“It caught me sometimes: that this was okay. Just this. That simple beauty was still bearable barely, and that if I lived moment to moment, garden to stove to the simple act of flying, I could have peace.” – The Dog Stars, Peter Heller
My original intent was not to read this book. Peter Heller has a new novel out, called The Painter, that caught my attention. But having not read this author before, I decided I should read an older novel. I guess I just wanted to build a small foundation of the writer before delving into his latest published work, which is supposed to be pretty dark.
From the first page of the story, I was engaged in this novel. It’s written in a quick staccato, like a paintball gun full of words being shot at the page and… splat. There’s the first paragraph, break. Then here comes the next one.
The story is set in Colorado, at a lonely airport, after a flu pandemic wiped out the majority of humans on the planet. By some mutation some humans had immunity, and now roving packs of survivors do what they can to stay alive, but it’s a dog eat dog world, and no one can really be trusted. But at the abandoned airport live two men, Hig and Bangley, along with Hig’s old dog Jasper. Hig, an amateur pilot, still has his plane, and with a supply of fuel at the airport is able to make scouting trips to watch for invaders and keep their territory safe.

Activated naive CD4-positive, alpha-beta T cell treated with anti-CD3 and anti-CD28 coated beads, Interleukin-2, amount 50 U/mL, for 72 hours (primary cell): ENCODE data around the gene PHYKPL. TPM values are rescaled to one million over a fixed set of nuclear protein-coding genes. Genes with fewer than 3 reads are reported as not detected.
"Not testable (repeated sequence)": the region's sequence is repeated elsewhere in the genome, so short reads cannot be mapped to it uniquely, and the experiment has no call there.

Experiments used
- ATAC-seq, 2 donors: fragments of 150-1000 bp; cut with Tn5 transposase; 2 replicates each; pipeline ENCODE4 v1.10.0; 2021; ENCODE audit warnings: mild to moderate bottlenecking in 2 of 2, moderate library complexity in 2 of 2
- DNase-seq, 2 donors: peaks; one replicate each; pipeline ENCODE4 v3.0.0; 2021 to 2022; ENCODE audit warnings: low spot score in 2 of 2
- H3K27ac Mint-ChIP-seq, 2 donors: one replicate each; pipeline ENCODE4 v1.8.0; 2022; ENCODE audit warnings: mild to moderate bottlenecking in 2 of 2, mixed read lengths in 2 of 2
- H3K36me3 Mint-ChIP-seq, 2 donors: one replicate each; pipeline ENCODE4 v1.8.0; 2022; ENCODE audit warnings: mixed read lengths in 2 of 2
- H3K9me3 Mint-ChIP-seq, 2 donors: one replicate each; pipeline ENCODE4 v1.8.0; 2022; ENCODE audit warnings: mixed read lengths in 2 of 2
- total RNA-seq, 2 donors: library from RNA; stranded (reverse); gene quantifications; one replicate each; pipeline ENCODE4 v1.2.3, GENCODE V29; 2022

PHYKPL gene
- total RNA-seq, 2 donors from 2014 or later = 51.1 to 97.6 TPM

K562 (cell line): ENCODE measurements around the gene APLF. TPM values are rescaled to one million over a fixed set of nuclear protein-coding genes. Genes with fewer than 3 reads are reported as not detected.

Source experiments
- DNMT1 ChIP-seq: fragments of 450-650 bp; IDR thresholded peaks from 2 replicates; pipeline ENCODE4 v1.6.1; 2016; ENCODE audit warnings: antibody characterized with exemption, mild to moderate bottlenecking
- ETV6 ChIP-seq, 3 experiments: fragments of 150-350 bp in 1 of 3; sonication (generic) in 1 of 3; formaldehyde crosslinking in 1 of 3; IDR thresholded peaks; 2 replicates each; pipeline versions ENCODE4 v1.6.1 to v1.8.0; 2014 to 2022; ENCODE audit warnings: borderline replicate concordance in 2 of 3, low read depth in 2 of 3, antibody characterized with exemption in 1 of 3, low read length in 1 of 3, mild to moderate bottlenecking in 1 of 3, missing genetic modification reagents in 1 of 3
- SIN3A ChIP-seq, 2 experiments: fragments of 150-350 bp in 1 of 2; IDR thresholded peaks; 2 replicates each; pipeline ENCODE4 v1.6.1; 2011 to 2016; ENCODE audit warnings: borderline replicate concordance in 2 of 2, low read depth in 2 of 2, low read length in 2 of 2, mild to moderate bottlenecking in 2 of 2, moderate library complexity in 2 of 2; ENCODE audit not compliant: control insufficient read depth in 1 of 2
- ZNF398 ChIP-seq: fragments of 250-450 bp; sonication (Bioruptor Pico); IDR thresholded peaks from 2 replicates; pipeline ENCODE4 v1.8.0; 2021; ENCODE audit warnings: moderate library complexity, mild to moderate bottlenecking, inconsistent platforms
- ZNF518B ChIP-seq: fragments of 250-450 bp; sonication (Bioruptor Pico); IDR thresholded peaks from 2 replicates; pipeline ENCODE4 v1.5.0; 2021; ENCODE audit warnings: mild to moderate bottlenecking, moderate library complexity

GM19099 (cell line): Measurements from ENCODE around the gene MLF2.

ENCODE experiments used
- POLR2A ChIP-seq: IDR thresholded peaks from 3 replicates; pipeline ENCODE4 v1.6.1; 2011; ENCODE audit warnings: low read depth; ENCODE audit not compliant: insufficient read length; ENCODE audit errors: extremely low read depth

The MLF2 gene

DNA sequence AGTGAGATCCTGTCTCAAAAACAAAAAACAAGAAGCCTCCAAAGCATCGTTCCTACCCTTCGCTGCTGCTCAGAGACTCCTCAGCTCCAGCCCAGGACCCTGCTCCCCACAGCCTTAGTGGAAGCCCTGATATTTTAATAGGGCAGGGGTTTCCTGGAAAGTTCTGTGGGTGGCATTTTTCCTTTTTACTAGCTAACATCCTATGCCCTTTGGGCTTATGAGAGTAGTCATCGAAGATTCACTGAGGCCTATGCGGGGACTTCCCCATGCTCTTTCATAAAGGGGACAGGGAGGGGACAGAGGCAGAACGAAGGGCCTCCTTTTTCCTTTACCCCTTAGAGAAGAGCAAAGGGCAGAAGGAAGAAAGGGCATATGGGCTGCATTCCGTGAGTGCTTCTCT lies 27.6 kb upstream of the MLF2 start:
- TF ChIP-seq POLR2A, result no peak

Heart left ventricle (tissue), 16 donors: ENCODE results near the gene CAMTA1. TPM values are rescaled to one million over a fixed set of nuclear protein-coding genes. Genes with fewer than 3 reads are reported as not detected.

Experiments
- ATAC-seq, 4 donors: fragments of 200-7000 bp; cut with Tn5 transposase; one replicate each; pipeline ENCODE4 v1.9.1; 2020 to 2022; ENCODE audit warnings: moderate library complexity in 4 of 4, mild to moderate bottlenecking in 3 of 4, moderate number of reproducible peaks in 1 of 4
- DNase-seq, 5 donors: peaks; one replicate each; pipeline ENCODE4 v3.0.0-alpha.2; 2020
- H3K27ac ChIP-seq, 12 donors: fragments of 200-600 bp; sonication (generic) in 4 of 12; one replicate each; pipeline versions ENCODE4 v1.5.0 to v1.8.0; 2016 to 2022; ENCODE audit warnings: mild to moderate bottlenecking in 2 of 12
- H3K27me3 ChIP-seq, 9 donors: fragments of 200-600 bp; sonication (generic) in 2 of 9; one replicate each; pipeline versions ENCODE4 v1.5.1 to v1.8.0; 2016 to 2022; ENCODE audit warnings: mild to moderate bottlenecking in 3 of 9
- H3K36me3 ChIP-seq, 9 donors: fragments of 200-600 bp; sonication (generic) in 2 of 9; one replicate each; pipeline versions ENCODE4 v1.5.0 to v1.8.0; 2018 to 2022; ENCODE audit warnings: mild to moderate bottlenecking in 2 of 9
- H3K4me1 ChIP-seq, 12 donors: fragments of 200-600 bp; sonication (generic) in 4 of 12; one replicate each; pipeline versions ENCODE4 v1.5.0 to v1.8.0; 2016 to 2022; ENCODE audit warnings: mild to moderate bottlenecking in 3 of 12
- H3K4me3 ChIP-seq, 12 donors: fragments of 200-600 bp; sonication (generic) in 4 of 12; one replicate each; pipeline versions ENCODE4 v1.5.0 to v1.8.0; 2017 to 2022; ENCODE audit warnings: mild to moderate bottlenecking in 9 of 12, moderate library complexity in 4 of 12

But suddenly on on flight, he picks up a radio transmission from Grand Junction. Which eventually leads him past his “point of no return” (the point where he won’t have enough fuel to turn around and get home) to search for the origination of the transmission.
Although the basis of this book is essentially a post-apocalyptic America, it’s written in such a way that it’s easy to picture yourself there, with Hig, Bangley, and Jasper, working on your garden, and considering warm Coke one of the best treats in the whole world.
The bigger theme running through this book is loss, and how we deal with it as humans. The overwhelming grief, the guilt of feeling a glint of happiness in the face of it, and the eventuality of letting go. There were some moments in this book that were so poignant, so gut-wrenching, that I cried. I rarely cry at books. I suppose part of it was being able to relate to the sadness of the loss, but a larger piece was the way the author was able to portray Hig’s feelings. You, as the reader, are dragged down right into the darkness and despair Hig is dealing with.
It’s a rough ride, but so beautiful when you come out on the other side it’s worth it. And as low as you’re forced to go, there are moments of elation, love, and connection that make this story one of the best I’ve read in quite a while.